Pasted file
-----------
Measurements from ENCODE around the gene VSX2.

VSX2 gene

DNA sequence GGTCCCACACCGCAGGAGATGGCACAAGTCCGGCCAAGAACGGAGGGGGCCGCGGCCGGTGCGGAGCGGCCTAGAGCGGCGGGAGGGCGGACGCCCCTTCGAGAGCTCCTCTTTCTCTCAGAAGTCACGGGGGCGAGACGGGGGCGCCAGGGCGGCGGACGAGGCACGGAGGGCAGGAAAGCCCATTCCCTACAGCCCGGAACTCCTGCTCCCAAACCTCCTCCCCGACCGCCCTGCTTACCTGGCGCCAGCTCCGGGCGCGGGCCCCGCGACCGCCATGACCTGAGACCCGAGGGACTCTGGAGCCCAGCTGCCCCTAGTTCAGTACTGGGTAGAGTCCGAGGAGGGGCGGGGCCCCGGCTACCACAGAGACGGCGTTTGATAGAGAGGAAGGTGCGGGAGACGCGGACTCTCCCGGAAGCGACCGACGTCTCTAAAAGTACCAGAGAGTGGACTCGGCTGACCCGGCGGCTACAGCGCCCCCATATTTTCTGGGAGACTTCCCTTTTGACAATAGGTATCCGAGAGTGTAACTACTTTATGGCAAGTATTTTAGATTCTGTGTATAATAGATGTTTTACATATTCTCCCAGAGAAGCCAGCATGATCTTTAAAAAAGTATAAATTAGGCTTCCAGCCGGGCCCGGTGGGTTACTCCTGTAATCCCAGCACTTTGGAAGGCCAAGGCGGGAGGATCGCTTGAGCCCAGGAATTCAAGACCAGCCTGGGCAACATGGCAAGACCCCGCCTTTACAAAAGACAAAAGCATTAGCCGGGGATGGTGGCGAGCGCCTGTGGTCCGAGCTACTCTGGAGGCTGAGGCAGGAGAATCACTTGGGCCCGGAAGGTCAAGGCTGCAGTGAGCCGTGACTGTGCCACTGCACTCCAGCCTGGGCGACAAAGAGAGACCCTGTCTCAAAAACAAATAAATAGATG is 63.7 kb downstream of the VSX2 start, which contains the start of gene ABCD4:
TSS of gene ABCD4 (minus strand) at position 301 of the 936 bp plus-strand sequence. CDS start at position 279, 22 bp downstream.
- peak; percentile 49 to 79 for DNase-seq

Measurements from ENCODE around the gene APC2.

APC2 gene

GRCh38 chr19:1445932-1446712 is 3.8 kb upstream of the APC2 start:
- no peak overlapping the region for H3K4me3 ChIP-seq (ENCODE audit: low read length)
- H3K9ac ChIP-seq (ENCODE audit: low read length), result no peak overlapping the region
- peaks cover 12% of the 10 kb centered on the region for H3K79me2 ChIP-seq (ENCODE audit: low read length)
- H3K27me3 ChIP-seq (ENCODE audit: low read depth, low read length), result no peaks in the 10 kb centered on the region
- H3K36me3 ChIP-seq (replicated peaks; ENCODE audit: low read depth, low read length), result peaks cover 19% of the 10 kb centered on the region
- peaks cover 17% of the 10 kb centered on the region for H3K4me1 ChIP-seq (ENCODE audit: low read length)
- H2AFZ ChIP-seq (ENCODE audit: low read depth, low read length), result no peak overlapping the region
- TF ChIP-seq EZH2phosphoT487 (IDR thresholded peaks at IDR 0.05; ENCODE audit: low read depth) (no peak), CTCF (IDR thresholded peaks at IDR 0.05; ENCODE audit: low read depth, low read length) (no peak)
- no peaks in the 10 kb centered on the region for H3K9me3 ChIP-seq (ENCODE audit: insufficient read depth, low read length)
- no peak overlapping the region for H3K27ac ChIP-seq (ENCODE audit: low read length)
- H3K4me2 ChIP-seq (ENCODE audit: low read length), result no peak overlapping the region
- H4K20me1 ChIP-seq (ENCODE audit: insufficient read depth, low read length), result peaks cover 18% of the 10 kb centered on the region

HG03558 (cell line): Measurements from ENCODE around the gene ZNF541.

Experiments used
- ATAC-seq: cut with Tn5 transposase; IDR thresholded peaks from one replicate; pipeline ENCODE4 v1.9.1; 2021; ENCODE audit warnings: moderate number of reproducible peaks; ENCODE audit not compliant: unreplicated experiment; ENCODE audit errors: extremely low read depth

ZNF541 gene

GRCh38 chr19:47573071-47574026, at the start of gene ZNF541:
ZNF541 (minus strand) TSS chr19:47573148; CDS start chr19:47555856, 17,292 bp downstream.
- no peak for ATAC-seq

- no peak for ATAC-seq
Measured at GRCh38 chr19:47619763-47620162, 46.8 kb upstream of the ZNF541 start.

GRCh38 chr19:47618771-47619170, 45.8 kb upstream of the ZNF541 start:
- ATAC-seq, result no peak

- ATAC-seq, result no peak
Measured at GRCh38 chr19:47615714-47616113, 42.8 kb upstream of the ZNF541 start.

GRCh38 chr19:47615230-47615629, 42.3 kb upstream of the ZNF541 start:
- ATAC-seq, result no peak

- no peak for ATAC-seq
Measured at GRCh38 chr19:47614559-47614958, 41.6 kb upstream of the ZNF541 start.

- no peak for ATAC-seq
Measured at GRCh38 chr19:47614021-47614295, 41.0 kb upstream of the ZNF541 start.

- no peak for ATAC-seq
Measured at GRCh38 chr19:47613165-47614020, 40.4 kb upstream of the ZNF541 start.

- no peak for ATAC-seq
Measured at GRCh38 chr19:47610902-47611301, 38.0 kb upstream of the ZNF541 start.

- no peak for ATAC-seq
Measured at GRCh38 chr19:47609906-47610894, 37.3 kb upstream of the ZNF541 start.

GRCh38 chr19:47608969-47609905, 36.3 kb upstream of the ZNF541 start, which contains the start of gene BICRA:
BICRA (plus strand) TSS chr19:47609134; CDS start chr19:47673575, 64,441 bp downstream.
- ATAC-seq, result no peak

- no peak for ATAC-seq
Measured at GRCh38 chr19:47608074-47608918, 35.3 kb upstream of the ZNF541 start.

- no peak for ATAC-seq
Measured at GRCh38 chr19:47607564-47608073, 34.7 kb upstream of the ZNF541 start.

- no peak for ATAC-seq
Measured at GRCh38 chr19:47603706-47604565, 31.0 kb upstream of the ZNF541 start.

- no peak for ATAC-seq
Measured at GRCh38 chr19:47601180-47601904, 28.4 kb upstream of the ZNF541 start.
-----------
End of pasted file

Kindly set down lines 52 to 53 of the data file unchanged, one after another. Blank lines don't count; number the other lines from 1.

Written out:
Measured at GRCh38 chr19:47607564-47608073, 34.7 kb upstream of the ZNF541 start.

- no peak for ATAC-seq